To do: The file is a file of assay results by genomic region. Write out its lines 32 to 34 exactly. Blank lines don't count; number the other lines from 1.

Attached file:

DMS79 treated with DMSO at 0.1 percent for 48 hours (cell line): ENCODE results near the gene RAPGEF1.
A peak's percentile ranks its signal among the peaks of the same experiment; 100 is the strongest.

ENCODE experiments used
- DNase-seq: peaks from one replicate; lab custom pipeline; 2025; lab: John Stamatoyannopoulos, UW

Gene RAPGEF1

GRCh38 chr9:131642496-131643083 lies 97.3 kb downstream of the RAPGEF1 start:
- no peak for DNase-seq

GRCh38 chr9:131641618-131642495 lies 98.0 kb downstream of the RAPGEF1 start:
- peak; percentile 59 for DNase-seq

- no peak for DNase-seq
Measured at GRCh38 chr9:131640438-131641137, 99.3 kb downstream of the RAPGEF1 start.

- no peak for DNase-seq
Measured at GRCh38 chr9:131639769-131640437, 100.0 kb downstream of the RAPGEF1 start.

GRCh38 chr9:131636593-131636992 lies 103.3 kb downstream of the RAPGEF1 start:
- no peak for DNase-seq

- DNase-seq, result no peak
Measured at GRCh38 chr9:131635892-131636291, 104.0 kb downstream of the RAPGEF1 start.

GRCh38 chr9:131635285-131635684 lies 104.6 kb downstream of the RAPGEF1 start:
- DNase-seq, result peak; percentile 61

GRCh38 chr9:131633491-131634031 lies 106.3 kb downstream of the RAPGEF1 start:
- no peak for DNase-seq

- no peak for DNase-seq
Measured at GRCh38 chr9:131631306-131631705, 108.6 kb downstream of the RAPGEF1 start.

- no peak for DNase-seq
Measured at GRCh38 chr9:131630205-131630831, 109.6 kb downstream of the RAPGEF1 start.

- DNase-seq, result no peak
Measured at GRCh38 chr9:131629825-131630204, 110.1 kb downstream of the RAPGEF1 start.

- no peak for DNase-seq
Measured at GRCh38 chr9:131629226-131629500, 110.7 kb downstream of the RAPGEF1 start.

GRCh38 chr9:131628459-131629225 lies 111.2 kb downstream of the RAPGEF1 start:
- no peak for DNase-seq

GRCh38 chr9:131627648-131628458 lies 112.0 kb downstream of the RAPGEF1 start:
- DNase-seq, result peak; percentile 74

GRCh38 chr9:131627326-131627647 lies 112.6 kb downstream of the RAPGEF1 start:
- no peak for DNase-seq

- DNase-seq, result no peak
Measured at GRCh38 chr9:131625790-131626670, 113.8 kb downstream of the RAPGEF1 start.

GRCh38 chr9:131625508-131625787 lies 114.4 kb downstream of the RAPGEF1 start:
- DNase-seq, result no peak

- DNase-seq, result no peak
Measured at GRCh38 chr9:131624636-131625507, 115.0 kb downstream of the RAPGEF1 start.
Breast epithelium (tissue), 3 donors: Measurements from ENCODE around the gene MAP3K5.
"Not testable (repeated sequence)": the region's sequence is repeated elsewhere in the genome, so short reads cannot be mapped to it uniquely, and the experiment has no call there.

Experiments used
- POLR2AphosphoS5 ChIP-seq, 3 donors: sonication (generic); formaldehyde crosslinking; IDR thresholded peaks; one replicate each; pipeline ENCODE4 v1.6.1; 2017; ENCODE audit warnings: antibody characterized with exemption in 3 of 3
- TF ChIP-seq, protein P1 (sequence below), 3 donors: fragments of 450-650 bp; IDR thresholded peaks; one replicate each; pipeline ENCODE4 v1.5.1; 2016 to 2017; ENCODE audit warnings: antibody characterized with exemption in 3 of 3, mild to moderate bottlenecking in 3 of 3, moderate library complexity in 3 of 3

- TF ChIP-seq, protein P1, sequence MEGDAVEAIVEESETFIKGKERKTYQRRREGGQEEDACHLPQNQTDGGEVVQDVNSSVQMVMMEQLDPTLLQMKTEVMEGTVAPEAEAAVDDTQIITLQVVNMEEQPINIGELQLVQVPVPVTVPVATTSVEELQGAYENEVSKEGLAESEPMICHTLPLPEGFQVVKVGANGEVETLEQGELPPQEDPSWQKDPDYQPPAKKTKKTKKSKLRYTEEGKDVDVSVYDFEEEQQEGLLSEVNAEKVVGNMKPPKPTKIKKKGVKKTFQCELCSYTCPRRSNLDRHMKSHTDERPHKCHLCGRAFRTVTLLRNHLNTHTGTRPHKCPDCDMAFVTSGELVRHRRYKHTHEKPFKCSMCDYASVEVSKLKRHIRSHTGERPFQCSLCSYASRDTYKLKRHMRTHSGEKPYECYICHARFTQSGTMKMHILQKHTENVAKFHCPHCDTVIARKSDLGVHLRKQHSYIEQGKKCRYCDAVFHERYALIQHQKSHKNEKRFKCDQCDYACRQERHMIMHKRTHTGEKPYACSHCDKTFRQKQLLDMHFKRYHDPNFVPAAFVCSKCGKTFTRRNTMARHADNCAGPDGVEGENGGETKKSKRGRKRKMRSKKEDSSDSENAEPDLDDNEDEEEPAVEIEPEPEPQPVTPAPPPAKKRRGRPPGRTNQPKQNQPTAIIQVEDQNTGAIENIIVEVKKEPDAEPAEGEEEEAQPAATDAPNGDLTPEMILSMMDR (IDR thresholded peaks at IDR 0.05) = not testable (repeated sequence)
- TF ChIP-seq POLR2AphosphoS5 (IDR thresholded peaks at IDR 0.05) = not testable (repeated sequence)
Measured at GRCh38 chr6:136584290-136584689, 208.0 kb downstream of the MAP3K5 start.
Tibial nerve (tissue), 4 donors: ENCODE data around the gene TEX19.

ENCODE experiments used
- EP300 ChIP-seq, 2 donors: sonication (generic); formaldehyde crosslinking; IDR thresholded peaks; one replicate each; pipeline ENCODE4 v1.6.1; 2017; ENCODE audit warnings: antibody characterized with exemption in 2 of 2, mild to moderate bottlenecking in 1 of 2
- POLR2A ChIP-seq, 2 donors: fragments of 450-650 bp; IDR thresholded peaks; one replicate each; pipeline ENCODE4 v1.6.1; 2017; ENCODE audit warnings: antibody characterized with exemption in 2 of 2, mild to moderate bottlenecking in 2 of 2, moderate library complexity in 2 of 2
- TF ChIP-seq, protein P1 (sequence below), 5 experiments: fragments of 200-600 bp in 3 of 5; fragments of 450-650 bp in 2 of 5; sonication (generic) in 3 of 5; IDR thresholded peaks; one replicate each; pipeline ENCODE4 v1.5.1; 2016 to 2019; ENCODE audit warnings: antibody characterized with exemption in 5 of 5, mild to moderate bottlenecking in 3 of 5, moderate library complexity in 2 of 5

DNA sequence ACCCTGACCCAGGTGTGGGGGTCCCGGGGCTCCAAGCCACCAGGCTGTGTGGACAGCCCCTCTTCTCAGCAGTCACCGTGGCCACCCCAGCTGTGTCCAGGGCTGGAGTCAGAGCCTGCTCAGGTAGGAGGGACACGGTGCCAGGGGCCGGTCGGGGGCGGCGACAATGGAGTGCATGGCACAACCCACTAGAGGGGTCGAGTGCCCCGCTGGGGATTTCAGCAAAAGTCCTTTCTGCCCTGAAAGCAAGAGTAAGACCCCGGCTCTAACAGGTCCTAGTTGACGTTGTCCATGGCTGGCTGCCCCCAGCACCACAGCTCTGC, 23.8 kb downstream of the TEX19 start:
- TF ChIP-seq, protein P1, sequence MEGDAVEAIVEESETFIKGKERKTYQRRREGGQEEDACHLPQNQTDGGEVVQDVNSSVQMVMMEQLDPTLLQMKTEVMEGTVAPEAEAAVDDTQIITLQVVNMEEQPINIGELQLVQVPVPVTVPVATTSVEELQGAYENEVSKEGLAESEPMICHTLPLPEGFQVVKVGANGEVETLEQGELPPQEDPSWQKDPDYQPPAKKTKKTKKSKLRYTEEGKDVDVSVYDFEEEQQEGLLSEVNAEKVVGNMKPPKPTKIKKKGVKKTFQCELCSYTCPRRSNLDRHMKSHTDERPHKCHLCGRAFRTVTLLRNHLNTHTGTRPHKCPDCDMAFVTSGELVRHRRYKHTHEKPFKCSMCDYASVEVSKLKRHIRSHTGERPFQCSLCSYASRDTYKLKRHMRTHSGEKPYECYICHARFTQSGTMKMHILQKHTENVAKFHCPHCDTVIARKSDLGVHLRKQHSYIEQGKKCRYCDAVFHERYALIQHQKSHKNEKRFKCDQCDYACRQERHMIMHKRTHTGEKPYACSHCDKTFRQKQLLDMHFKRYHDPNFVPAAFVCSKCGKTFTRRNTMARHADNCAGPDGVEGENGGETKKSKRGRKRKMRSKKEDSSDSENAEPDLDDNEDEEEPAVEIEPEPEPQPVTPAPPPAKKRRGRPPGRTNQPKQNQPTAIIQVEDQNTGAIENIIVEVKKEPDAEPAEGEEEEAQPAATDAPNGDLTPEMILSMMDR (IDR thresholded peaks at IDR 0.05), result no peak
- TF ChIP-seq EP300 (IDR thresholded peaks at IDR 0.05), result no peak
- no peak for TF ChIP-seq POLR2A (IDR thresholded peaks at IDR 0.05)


GRCh38 chr9:131627648-131628458 lies 112.0 kb downstream of the RAPGEF1 start:
- DNase-seq, result peak; percentile 74

GRCh38 chr9:131627326-131627647 lies 112.6 kb downstream of the RAPGEF1 start: